Employee handbooks are not legally mandated. However, a good employee handbook sets the tone for a workplace. It should set forth company policies and other information that employees need to know including the consequences for violations of the handbook provisions.
While it may not be “unlawful” for a company to not adhere to its rules and policies, the issue arises often in employment-related legal disputes. Typically, the allegations will involve claims of discrimination or retaliation based on the different application of a policy or rule to particular employees. To avoid such allegations, employers should set out clear policies and adhere to them consistently with everyone.
Employers will regret not documenting conduct and/or performance issues with employees when a legal issue arises. Whether the company faces an unemployment claim, EEOC Charge, lawsuit, or any other legal challenge, it is difficult to defend against a n accusation when there is no evidence of the employee’s bad behavior or poor work performance.
In addition, employment claims that escalate to an administrative agency or court can take years to resolve. In the interim, key witnesses can disappear. If that happens, documentation may be the main (or only) evidence upon which a company has to rely to defend against liability.
Federal law places specific requirements on the way employers classify employees for purposes of pay. Only certain types of jobs are “exempt” from overtime, based on criteria set out under federal law. For this reason, an employer cannot avoid paying overtime or make an employee work unlimited hours a week for a set amount of money simply by labeling a position as “salaried.” Instead, the job duties must be analyzed to see whether the position falls within an exemption category.
Likewise, an employer cannot label someone as an “independent contractor” who receives an IRS Form 1099 (versus a W-2 employee). There are specific legal criteria to meet before making that designation.
An employer must pay overtime to non-exempt employees (hourly or salaried) for any hours exceeding 40 that were worked in a particular workweek.
TIP – Do NOT confuse this requirement by thinking that overtime is only paid if an employee works more than 80 hours in a 2 week pay period! You must look at the hours for each workweek.
Similarly, an employer cannot avoid paying overtime by asking employees to work “off the clock” or shifting already worked hours into a different workweek.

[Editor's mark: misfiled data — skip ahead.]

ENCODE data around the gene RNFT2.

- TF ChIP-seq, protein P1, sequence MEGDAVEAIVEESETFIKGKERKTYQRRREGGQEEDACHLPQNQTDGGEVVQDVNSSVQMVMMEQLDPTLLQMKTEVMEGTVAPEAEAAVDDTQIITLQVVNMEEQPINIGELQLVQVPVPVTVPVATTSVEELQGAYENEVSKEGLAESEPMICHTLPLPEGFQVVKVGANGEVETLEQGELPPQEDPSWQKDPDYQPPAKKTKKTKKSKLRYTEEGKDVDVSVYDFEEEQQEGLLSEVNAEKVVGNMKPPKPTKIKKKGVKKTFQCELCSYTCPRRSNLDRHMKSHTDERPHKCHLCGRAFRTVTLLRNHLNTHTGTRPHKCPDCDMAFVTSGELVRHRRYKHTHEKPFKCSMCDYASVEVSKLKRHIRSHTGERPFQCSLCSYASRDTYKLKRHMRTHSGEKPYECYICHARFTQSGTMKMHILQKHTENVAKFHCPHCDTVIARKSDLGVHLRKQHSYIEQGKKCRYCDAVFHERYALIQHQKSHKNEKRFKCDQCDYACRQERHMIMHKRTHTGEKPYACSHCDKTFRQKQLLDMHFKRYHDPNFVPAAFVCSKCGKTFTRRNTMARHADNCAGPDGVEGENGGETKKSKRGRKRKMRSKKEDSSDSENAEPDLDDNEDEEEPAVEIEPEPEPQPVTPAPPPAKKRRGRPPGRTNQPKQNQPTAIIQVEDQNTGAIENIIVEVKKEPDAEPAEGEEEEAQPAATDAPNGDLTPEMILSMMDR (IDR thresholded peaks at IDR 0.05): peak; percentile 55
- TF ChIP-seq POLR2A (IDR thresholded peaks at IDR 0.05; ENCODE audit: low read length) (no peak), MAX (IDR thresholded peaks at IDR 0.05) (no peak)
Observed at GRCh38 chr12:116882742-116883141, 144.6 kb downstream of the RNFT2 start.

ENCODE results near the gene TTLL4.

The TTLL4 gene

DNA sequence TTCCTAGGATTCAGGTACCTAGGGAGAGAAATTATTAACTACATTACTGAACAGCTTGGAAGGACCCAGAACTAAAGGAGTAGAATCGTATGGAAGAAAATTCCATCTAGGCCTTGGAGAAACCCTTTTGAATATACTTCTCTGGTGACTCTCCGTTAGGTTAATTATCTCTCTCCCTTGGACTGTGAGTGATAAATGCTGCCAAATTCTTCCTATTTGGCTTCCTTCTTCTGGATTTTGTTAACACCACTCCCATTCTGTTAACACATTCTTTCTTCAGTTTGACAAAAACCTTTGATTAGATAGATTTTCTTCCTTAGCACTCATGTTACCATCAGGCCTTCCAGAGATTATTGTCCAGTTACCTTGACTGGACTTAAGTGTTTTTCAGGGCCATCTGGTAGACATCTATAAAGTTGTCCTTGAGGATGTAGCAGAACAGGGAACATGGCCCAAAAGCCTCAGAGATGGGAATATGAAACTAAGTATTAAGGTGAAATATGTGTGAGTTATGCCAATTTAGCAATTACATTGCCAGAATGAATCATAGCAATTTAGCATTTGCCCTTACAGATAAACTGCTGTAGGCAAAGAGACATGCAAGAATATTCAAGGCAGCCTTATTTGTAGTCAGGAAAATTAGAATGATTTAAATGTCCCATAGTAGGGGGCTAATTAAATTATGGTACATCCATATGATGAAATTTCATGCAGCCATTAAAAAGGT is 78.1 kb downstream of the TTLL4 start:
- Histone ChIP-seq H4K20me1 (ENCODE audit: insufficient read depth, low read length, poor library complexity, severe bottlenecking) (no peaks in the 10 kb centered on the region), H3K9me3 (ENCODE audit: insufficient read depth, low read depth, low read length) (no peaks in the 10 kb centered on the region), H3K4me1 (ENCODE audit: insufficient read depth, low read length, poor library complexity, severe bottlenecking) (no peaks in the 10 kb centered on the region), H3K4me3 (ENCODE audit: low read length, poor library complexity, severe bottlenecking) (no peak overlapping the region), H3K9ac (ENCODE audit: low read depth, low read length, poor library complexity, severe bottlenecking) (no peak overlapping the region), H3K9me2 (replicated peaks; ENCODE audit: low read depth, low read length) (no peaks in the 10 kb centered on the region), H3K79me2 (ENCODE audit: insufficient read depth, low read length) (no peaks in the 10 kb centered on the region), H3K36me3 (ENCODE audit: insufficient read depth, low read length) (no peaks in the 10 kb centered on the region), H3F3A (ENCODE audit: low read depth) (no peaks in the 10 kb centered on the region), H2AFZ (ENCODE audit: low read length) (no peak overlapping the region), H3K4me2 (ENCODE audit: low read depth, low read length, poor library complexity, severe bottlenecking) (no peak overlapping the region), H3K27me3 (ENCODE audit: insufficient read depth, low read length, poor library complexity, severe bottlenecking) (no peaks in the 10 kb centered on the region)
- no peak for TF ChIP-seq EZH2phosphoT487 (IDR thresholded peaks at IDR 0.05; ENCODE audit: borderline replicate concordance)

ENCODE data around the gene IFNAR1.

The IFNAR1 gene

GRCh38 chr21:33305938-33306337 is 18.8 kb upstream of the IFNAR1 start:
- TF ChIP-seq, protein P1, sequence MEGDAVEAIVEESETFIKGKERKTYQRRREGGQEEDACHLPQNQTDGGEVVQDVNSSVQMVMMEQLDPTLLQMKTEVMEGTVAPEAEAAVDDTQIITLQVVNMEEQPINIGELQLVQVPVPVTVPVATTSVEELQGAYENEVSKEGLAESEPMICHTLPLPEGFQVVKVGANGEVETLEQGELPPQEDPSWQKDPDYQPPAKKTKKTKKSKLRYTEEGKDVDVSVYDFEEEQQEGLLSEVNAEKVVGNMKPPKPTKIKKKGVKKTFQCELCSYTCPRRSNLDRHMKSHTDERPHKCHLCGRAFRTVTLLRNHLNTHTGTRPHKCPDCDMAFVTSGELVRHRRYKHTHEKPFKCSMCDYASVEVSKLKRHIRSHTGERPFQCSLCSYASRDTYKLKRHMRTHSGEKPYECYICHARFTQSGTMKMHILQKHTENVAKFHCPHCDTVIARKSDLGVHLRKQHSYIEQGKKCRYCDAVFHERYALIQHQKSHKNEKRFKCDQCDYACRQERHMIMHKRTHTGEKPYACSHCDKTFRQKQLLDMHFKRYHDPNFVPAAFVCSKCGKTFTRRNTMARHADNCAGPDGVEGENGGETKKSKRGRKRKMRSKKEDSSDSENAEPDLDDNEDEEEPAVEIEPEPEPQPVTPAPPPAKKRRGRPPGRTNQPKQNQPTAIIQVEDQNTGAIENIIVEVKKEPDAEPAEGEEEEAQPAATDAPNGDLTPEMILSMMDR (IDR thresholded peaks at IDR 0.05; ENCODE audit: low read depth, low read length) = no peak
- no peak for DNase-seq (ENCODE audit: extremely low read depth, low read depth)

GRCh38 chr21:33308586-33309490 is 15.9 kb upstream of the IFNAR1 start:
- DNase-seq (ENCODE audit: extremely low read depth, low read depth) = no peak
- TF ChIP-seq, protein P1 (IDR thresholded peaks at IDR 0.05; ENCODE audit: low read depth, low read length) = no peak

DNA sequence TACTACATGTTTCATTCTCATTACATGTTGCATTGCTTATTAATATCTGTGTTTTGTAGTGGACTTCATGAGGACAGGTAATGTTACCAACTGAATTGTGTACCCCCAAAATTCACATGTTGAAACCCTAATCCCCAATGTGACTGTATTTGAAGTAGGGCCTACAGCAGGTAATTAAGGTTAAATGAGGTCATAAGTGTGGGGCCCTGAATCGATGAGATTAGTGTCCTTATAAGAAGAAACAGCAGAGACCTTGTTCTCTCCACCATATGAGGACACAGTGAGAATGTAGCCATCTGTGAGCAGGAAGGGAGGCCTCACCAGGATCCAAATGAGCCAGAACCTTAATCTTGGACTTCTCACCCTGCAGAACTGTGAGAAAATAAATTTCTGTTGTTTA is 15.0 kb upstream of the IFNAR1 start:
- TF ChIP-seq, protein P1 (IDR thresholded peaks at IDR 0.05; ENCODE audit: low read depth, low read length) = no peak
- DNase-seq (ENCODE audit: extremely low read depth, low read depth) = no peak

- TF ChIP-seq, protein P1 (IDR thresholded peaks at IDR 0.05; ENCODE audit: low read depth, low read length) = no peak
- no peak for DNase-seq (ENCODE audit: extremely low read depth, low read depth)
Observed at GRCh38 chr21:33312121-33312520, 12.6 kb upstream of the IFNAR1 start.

Additionally, it is very important for employers to keep track of the work hours for all non-exempt employees (including salaried). If a pay claim arises and there are no records, it will be extremely difficult to defeat the allegations. In fact, the company could face liability for the unpaid overtime, liquidated damages, as well as the employee’s attorneys’ fees (i.e., in addition to paying attorneys to defend the company!)
It is important to look into employee complaints to determine whether they are legitimate. While many issues may not implicate legal exposure, you never know.
Employment discrimination claims involve accusations that an employer unlawfully subjected an employee to adverse treatment based on one or more of their legally protected characteristics (race, age, gender, disability, pregnancy, national origin, religion, sexual orientation, etc.). Typically, these types of claims allege that the employer treated another employee more favorably under similar circumstances.
It is important for companies to take a proactive approach to safety issues. A company must maintain vehicles and equipment. Likewise, if there are any chemicals or other potential hazards in the workplace or used at job locations, make sure items are properly secured and stored. It is also critical to have necessary personal protective equipment (“PPE”) and safety equipment for all employees who need it. Additionally, make sure that employees hold valid licenses, if required. Not addressing safety matters exposes your company to workers compensation claims, OSHA investigations, and third-party liability.
Multiple laws can be implicated when an employee identifies a health issue:
Additionally, the ADA requires employers to make “reasonable accommodations” for individuals with disabilities, which may include medical leave.
This law It also provides rules dictating when an employer can request medical information or require an employee to undergo a medical exam or inquiry.
Certainly, a HR department should be able to adequately handle certain “routine” matters (separation paperwork, investigating complaints, responding to unemployment claims where an employee quit, etc.). However, it is not advisable to have HR address any contested legal issues with a current or former employee.
Not many people “want” to call a lawyer. But spending a little up front to get some advice could save you from a legal claim that could lead your business into financial jeopardy. It is essential to have someone to call when you are not sure how to handle a situation – whether it’s a contract issue, drafting company policies, what documents are needed when hiring employees, how to pay certain employees, or uncertainty about handling employee complaints, discipline and termination.
More importantly, if you receive a demand letter, lawsuit, EEOC charge or other notice of a claim, you should immediately have a lawyer evaluate the situation to assess the potential exposure and to avoid missing any deadlines. Likewise, unemployment claims should not be ignored, as successful claims will increase your business expenses and can be used against the company in other legal proceedings.
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